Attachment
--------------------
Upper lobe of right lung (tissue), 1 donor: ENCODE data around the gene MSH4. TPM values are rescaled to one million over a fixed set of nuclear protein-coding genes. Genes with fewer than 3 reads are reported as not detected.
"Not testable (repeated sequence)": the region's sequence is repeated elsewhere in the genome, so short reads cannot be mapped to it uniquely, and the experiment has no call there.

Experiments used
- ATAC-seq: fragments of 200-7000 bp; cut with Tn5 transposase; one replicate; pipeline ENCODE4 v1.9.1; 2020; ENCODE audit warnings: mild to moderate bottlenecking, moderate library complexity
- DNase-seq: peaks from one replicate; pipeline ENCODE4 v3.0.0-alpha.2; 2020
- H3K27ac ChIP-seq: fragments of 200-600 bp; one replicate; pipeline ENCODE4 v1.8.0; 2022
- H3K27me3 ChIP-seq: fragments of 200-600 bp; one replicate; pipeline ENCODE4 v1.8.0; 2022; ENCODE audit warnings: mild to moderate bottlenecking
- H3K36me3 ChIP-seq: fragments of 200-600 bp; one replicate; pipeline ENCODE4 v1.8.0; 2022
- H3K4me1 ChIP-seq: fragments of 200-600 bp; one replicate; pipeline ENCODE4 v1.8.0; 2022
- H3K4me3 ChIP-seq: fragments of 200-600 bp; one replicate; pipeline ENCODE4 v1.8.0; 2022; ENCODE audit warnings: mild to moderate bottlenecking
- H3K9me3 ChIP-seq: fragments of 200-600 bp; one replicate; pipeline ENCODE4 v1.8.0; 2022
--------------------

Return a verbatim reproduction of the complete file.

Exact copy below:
Upper lobe of right lung (tissue), 1 donor: ENCODE data around the gene MSH4. TPM values are rescaled to one million over a fixed set of nuclear protein-coding genes. Genes with fewer than 3 reads are reported as not detected.
"Not testable (repeated sequence)": the region's sequence is repeated elsewhere in the genome, so short reads cannot be mapped to it uniquely, and the experiment has no call there.

Experiments used
- ATAC-seq: fragments of 200-7000 bp; cut with Tn5 transposase; one replicate; pipeline ENCODE4 v1.9.1; 2020; ENCODE audit warnings: mild to moderate bottlenecking, moderate library complexity
- DNase-seq: peaks from one replicate; pipeline ENCODE4 v3.0.0-alpha.2; 2020
- H3K27ac ChIP-seq: fragments of 200-600 bp; one replicate; pipeline ENCODE4 v1.8.0; 2022
- H3K27me3 ChIP-seq: fragments of 200-600 bp; one replicate; pipeline ENCODE4 v1.8.0; 2022; ENCODE audit warnings: mild to moderate bottlenecking
- H3K36me3 ChIP-seq: fragments of 200-600 bp; one replicate; pipeline ENCODE4 v1.8.0; 2022
- H3K4me1 ChIP-seq: fragments of 200-600 bp; one replicate; pipeline ENCODE4 v1.8.0; 2022
- H3K4me3 ChIP-seq: fragments of 200-600 bp; one replicate; pipeline ENCODE4 v1.8.0; 2022; ENCODE audit warnings: mild to moderate bottlenecking
- H3K9me3 ChIP-seq: fragments of 200-600 bp; one replicate; pipeline ENCODE4 v1.8.0; 2022